Last updated Friday, August 11, 2006

If you have been paying attention to the market condition reports of the last several months, we could simply say ditto. If not, we can say that the market conditions continue to be very much the same as in the recent past: characterized by little demand and a corresponding lack of supply such that there is little to create excitement unless you have an exceptional vehicle. It is, simply put, a dull time in the wholesale auto business, not unusual for this time of year.

Most vehicles will experience some softening in the next month, but probably nothing drastic. The gas guzzlers have already taken some serious hits and have reached a saleable level. Unless the Alaskan pipeline issue creates a severe jump in gas prices and we start reaching the $4.00+ plateau for regular, we donít foresee a major change in those vehicles. Strangely enough, there seems to have been a recent surge in the larger SUVs at the retail level, as if the pricing has become attractive enough to tempt some buyers who may have had their reservations overcome by the relative bargains these vehicles have become.

There continues to be good activity in the under $10,000 price range, especially among the more fuel efficient segment. The retail buyers who are most concerned about gas prices seem to fall largely into this category, holding up some prices in this segment. Less fuel efficient vehicles in this price range, particularly older, larger SUVs and domestic V-8s, are experiencing some erosion at this price level.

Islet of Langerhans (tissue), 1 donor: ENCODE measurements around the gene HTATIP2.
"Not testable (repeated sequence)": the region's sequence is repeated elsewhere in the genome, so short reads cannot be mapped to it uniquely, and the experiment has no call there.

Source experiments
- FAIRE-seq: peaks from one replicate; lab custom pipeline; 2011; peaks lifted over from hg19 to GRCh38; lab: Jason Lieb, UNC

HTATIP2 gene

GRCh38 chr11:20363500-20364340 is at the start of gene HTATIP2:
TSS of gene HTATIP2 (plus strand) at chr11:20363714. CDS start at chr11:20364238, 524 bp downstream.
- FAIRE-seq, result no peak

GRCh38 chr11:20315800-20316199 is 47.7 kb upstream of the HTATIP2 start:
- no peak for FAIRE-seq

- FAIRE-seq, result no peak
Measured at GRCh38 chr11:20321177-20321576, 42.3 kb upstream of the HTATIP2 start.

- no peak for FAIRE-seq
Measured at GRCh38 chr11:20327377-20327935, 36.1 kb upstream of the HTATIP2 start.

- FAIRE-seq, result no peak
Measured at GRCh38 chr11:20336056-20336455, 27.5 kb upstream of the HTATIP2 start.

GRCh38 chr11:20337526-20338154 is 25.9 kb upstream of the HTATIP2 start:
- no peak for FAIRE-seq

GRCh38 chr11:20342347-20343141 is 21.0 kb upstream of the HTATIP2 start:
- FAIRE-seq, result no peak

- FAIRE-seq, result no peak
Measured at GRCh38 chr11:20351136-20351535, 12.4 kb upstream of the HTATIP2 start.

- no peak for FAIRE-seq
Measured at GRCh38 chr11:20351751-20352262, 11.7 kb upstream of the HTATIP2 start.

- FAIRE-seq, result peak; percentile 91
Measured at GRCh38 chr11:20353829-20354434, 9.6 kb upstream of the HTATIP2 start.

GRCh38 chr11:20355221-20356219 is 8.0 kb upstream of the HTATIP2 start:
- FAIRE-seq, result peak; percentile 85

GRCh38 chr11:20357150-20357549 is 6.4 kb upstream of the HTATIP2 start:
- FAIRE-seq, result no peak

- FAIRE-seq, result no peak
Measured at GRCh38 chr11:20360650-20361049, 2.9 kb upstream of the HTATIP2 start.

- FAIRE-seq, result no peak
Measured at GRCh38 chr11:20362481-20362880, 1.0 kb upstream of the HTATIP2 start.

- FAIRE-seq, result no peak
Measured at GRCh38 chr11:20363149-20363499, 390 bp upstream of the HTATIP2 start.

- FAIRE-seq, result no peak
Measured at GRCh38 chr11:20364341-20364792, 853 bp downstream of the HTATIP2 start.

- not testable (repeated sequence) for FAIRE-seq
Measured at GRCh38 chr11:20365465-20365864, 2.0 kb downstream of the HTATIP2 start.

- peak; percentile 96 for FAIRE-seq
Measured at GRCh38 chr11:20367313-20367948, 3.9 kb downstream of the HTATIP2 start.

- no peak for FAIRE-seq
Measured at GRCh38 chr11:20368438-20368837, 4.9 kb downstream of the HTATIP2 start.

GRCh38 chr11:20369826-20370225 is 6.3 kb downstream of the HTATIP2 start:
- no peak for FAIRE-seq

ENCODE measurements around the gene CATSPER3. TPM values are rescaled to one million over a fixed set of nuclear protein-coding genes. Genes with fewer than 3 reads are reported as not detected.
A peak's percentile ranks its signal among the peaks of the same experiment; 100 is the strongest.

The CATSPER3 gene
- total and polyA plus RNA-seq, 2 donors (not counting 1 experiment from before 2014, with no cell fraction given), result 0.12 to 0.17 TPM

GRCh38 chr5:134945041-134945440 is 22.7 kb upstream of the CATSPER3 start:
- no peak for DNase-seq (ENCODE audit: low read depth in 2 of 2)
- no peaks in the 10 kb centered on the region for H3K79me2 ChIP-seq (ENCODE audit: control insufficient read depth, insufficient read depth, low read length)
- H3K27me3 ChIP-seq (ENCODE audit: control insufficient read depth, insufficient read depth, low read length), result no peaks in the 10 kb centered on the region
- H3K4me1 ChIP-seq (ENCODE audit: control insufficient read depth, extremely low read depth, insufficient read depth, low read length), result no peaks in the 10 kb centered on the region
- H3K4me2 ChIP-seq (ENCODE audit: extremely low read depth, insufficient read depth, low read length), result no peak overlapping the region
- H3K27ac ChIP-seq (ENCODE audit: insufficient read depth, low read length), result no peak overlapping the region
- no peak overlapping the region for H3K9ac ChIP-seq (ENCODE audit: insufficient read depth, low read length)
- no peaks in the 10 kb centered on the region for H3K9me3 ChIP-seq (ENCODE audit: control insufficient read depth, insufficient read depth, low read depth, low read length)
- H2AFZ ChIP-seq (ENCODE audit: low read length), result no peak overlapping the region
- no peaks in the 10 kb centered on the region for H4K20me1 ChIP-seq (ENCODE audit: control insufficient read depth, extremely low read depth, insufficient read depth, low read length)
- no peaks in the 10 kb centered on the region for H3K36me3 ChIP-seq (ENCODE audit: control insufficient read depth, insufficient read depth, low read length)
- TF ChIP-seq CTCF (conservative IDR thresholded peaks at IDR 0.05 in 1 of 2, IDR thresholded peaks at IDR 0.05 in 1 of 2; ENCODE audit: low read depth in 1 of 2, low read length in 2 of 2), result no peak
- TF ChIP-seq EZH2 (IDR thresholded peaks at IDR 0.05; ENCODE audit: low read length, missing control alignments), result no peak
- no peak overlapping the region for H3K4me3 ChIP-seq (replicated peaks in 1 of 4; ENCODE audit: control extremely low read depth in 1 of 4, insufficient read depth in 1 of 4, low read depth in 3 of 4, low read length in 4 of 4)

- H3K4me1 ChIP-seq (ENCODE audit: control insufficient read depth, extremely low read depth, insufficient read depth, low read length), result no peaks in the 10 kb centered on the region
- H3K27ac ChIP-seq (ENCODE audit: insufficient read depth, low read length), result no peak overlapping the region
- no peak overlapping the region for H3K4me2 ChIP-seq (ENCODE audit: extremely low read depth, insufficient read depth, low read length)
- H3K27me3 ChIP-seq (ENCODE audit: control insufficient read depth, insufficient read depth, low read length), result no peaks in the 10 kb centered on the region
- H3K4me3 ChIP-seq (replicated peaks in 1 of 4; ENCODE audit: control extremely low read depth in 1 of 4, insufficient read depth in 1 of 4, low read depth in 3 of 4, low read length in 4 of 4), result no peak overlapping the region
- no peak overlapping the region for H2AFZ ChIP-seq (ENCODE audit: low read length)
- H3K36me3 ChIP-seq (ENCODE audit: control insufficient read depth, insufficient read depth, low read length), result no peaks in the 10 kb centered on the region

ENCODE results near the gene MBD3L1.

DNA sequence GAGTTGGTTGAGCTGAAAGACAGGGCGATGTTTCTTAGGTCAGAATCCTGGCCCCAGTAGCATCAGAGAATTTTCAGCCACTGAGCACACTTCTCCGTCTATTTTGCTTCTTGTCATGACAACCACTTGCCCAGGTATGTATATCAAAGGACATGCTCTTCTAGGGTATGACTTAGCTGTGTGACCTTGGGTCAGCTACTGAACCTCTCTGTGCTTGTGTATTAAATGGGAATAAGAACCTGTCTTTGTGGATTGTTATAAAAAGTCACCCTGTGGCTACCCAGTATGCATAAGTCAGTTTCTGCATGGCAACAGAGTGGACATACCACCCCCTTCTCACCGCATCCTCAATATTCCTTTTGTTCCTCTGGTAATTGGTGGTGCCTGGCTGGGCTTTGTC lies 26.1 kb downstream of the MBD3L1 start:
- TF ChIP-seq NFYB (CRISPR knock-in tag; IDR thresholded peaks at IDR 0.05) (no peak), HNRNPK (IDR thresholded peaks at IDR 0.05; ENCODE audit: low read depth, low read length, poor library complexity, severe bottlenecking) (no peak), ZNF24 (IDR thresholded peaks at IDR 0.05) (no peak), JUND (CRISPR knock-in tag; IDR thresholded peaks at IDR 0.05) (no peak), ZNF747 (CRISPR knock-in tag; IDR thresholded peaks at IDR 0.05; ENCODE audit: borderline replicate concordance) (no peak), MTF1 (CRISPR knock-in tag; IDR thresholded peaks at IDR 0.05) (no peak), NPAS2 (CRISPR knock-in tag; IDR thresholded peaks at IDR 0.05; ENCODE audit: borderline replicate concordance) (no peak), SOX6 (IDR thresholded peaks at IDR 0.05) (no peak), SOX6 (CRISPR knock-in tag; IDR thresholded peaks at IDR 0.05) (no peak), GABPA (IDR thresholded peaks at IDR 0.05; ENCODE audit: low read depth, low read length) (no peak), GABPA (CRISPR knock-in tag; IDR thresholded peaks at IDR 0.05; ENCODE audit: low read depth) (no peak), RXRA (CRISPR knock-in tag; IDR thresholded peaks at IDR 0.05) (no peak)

European luxury vehicles continue to drop steadily. There is simply too much supply in this segment and we expect that trend to continue. A year ago, for instance, a three year old Mercedes S500 booked for $41,400 in the beginning of April and for $38,400 about 4 months later in early August. It depreciated about $3,000 over that period. This year that three year old S500 booked for $41,000 in April and 4 months later Ė today - books at $35,000. It has depreciated $6,000 over that same time span, or twice as much as it did last year. We donít think that is an unusual circumstance in this segment this year, and we think that level of depreciation may continue for a while.

Sport coupes and convertibles are experiencing a normal level of depreciation for this time of year, but nothing drastic.

Overall, although there is relatively little demand there is also very short supply and the market is holding up quite well for August. A good vehicle with a good clock will do well generally. Those very ordinary vehicles, however, deserve some caution.

Dan Galves